1887

Abstract

Summary

Development of boundary aligned grid generation is presented together with comparative performance of cell-vertex versus cell-centred CVD-MPFA finite-volume formulations using equivalent degrees of freedom. When generating structured or unstructured grids for reservoir simulation, classical key constraints involve boundary aligned grid generation with control-volume boundaries aligned with solid walls and geological features such as layers, shale barriers, fractures, faults, pinchouts and multilateral wells.

The schemes used are control-volume distributed (CVD) with flow variables and rock properties sharing the same control-volume location and are comprised of a multipoint flux family formulation (CVD-MPFA). Consequently a natural choice is for primal grid cells to act as control-volumes, then grid generation can be performed with primal grid cell boundaries being aligned with key interior constraint boundaries. This naturally leads to cell-centred approximation, where flow variables and rock properties are associated with grid cell centres.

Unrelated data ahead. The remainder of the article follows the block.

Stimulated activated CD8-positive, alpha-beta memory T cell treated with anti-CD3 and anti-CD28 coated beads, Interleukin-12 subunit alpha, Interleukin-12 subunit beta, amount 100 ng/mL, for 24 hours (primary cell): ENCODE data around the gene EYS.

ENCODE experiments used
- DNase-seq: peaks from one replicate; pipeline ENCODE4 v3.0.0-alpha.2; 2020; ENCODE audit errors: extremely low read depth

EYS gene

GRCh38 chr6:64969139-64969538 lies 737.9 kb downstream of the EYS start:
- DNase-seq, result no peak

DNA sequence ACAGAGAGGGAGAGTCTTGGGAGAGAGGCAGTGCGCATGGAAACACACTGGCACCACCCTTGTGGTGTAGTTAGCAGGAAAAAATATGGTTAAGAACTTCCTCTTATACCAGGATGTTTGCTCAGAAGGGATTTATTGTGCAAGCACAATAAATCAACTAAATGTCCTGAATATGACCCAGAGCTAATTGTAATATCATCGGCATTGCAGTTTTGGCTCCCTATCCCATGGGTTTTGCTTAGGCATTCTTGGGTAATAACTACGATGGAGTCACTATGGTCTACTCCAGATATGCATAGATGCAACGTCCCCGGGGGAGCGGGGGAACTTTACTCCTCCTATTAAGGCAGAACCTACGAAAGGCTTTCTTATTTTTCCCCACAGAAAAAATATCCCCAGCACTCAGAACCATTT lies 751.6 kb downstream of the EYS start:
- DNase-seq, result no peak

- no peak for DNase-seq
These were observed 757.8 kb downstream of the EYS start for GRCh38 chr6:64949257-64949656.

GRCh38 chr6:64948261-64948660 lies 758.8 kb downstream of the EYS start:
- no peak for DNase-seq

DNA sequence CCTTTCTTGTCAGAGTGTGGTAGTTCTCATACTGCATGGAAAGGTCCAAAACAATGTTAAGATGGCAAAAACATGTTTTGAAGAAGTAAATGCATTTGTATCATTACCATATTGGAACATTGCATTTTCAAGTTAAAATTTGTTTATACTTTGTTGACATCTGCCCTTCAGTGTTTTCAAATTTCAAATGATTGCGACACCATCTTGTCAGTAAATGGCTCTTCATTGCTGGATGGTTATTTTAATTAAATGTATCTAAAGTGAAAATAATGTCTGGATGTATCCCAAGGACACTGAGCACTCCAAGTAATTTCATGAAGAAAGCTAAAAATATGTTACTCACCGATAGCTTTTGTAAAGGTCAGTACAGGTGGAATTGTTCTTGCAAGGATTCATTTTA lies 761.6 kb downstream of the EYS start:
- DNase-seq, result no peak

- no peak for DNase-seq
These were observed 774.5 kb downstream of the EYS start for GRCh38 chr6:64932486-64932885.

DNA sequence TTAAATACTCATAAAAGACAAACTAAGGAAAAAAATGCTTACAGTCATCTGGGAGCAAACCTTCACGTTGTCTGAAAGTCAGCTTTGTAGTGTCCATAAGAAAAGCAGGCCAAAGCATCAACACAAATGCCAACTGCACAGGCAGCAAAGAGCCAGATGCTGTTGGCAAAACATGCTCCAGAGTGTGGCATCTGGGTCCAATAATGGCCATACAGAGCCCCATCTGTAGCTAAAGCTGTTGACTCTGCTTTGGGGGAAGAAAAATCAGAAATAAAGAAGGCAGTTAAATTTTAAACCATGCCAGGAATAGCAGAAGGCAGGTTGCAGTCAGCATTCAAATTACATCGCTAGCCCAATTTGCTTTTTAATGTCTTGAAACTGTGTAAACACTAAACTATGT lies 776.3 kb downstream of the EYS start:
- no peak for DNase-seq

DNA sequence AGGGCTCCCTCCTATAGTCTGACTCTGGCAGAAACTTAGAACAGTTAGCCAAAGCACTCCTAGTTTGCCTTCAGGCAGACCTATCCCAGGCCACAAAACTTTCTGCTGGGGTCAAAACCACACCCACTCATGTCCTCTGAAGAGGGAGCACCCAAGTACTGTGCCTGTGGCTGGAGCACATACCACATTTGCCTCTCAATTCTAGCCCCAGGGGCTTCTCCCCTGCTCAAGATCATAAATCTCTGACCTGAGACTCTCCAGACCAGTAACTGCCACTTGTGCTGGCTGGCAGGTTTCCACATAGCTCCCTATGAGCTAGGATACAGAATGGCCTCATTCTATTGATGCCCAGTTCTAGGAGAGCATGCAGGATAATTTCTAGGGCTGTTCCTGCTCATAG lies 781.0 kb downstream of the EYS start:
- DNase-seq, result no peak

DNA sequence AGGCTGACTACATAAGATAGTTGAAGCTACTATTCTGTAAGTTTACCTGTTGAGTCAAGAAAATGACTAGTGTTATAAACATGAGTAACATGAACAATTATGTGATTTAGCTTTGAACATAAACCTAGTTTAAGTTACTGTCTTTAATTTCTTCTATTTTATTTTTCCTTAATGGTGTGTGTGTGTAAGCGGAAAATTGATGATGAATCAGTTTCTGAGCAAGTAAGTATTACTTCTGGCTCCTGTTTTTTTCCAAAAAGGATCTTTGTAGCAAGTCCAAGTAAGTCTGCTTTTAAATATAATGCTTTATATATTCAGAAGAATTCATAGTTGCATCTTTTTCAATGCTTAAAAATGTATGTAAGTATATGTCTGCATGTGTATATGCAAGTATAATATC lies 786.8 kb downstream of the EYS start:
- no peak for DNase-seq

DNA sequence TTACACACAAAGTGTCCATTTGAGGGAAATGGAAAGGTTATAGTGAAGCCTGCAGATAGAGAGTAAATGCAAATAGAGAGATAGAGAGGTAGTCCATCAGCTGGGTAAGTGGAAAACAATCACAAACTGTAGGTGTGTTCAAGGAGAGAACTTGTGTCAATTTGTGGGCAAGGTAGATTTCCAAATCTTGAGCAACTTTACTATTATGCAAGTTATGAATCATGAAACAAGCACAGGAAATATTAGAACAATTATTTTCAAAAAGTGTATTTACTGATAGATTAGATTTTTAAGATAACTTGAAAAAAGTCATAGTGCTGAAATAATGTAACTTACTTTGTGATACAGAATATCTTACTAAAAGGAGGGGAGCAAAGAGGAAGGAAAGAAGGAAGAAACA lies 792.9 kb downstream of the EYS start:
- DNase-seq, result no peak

The alternative is to employ cell-vertex approximation which uses far fewer approximation points on a given unstructured grid. In this case control-volumes are constructed around primal grid vertices. The grid generation process is less straight forward since control-volumes must be constrained to satisfy interior boundary alignment. A novel grid generation procedure is proposed that automates control-volume boundary alignment and yields a Voronoi mesh. The actual grid is then generated such that dual boundaries are aligned with key internal constraint boundaries and cell-vertex approximation becomes the natural choice. In this case flow variables and rock properties are associated with grid cell vertices and their dual control-volumes.

The relative benefits of both types of approximation is made clear in terms of flow resolution and degrees of freedom required.

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2014-09-08
2020-04-02
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